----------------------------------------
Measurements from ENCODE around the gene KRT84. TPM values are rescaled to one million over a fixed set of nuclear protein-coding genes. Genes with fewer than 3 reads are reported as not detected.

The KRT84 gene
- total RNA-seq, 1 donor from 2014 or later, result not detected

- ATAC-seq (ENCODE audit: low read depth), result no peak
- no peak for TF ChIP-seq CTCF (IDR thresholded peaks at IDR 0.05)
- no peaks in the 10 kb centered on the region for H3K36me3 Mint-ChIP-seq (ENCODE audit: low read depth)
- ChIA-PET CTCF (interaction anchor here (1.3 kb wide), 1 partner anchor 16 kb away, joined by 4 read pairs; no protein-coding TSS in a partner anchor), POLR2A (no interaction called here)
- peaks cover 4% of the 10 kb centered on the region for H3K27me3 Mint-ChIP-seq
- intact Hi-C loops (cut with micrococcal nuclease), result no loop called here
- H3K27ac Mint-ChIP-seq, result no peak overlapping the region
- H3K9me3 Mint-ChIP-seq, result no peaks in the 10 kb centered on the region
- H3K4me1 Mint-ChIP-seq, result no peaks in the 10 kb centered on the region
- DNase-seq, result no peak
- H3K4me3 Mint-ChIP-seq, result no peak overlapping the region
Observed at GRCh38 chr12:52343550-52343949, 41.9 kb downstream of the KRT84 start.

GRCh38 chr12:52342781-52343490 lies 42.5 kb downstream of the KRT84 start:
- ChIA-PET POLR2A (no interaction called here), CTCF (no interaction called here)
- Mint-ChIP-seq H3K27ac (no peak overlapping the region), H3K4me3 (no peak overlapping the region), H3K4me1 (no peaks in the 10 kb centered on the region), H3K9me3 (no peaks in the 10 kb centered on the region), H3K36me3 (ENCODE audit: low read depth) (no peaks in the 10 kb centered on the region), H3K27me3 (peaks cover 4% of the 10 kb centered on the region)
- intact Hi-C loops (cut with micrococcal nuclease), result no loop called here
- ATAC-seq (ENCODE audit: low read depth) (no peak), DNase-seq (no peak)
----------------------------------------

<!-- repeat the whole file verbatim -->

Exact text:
Measurements from ENCODE around the gene KRT84. TPM values are rescaled to one million over a fixed set of nuclear protein-coding genes. Genes with fewer than 3 reads are reported as not detected.

The KRT84 gene
- total RNA-seq, 1 donor from 2014 or later, result not detected

- ATAC-seq (ENCODE audit: low read depth), result no peak
- no peak for TF ChIP-seq CTCF (IDR thresholded peaks at IDR 0.05)
- no peaks in the 10 kb centered on the region for H3K36me3 Mint-ChIP-seq (ENCODE audit: low read depth)
- ChIA-PET CTCF (interaction anchor here (1.3 kb wide), 1 partner anchor 16 kb away, joined by 4 read pairs; no protein-coding TSS in a partner anchor), POLR2A (no interaction called here)
- peaks cover 4% of the 10 kb centered on the region for H3K27me3 Mint-ChIP-seq
- intact Hi-C loops (cut with micrococcal nuclease), result no loop called here
- H3K27ac Mint-ChIP-seq, result no peak overlapping the region
- H3K9me3 Mint-ChIP-seq, result no peaks in the 10 kb centered on the region
- H3K4me1 Mint-ChIP-seq, result no peaks in the 10 kb centered on the region
- DNase-seq, result no peak
- H3K4me3 Mint-ChIP-seq, result no peak overlapping the region
Observed at GRCh38 chr12:52343550-52343949, 41.9 kb downstream of the KRT84 start.

GRCh38 chr12:52342781-52343490 lies 42.5 kb downstream of the KRT84 start:
- ChIA-PET POLR2A (no interaction called here), CTCF (no interaction called here)
- Mint-ChIP-seq H3K27ac (no peak overlapping the region), H3K4me3 (no peak overlapping the region), H3K4me1 (no peaks in the 10 kb centered on the region), H3K9me3 (no peaks in the 10 kb centered on the region), H3K36me3 (ENCODE audit: low read depth) (no peaks in the 10 kb centered on the region), H3K27me3 (peaks cover 4% of the 10 kb centered on the region)
- intact Hi-C loops (cut with micrococcal nuclease), result no loop called here
- ATAC-seq (ENCODE audit: low read depth) (no peak), DNase-seq (no peak)